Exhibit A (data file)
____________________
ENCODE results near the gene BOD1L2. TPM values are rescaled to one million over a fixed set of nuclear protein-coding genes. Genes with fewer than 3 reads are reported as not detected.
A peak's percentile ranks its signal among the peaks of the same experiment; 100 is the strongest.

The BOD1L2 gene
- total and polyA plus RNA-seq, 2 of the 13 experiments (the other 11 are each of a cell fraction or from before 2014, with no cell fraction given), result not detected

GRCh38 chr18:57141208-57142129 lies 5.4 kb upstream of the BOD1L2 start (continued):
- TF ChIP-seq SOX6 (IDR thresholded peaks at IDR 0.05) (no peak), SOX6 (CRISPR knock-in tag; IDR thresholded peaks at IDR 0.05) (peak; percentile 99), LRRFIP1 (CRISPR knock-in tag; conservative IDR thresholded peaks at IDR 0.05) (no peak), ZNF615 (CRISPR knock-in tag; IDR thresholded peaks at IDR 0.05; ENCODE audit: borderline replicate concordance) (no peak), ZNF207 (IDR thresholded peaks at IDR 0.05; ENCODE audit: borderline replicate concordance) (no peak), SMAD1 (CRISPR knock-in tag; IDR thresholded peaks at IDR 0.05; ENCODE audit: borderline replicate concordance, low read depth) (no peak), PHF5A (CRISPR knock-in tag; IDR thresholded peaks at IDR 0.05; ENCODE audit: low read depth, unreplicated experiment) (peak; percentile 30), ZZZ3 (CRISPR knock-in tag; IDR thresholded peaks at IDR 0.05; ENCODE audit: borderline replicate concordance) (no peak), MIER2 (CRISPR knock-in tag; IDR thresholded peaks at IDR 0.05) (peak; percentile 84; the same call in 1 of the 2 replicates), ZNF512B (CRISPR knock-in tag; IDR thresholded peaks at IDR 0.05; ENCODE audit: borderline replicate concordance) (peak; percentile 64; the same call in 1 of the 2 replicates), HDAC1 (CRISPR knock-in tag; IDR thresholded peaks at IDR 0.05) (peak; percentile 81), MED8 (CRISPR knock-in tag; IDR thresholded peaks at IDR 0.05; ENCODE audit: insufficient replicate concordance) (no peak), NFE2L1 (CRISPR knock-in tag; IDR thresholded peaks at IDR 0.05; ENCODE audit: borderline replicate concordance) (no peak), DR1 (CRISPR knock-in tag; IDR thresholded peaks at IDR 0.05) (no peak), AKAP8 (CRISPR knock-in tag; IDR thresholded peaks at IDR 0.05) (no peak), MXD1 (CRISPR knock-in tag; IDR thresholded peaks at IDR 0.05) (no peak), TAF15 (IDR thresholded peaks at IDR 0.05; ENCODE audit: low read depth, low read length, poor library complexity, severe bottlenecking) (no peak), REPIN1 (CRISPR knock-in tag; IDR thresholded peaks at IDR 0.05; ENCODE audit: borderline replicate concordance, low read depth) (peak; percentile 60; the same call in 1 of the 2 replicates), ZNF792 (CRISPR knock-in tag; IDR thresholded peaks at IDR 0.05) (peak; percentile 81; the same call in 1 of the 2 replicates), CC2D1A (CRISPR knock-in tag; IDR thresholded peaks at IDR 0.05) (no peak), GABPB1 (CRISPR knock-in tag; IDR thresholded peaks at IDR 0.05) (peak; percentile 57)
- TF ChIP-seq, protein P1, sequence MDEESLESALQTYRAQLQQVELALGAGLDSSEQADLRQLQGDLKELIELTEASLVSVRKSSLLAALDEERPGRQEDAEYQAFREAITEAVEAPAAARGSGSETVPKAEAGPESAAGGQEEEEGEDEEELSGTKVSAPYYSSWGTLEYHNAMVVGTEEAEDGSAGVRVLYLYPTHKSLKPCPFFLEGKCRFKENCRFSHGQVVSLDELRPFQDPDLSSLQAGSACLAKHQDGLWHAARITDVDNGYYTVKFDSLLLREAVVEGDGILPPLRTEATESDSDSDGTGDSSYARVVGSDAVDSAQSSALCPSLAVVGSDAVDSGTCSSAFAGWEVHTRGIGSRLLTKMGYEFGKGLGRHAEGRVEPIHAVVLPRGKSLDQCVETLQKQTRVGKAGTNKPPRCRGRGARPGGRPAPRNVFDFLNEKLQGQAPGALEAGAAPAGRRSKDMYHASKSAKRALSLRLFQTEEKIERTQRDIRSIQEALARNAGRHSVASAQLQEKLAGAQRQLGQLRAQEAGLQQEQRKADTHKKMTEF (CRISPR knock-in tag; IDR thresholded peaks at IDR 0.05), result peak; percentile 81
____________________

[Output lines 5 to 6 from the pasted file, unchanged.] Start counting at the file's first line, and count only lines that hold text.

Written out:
GRCh38 chr18:57141208-57142129 lies 5.4 kb upstream of the BOD1L2 start (continued):
- TF ChIP-seq SOX6 (IDR thresholded peaks at IDR 0.05) (no peak), SOX6 (CRISPR knock-in tag; IDR thresholded peaks at IDR 0.05) (peak; percentile 99), LRRFIP1 (CRISPR knock-in tag; conservative IDR thresholded peaks at IDR 0.05) (no peak), ZNF615 (CRISPR knock-in tag; IDR thresholded peaks at IDR 0.05; ENCODE audit: borderline replicate concordance) (no peak), ZNF207 (IDR thresholded peaks at IDR 0.05; ENCODE audit: borderline replicate concordance) (no peak), SMAD1 (CRISPR knock-in tag; IDR thresholded peaks at IDR 0.05; ENCODE audit: borderline replicate concordance, low read depth) (no peak), PHF5A (CRISPR knock-in tag; IDR thresholded peaks at IDR 0.05; ENCODE audit: low read depth, unreplicated experiment) (peak; percentile 30), ZZZ3 (CRISPR knock-in tag; IDR thresholded peaks at IDR 0.05; ENCODE audit: borderline replicate concordance) (no peak), MIER2 (CRISPR knock-in tag; IDR thresholded peaks at IDR 0.05) (peak; percentile 84; the same call in 1 of the 2 replicates), ZNF512B (CRISPR knock-in tag; IDR thresholded peaks at IDR 0.05; ENCODE audit: borderline replicate concordance) (peak; percentile 64; the same call in 1 of the 2 replicates), HDAC1 (CRISPR knock-in tag; IDR thresholded peaks at IDR 0.05) (peak; percentile 81), MED8 (CRISPR knock-in tag; IDR thresholded peaks at IDR 0.05; ENCODE audit: insufficient replicate concordance) (no peak), NFE2L1 (CRISPR knock-in tag; IDR thresholded peaks at IDR 0.05; ENCODE audit: borderline replicate concordance) (no peak), DR1 (CRISPR knock-in tag; IDR thresholded peaks at IDR 0.05) (no peak), AKAP8 (CRISPR knock-in tag; IDR thresholded peaks at IDR 0.05) (no peak), MXD1 (CRISPR knock-in tag; IDR thresholded peaks at IDR 0.05) (no peak), TAF15 (IDR thresholded peaks at IDR 0.05; ENCODE audit: low read depth, low read length, poor library complexity, severe bottlenecking) (no peak), REPIN1 (CRISPR knock-in tag; IDR thresholded peaks at IDR 0.05; ENCODE audit: borderline replicate concordance, low read depth) (peak; percentile 60; the same call in 1 of the 2 replicates), ZNF792 (CRISPR knock-in tag; IDR thresholded peaks at IDR 0.05) (peak; percentile 81; the same call in 1 of the 2 replicates), CC2D1A (CRISPR knock-in tag; IDR thresholded peaks at IDR 0.05) (no peak), GABPB1 (CRISPR knock-in tag; IDR thresholded peaks at IDR 0.05) (peak; percentile 57)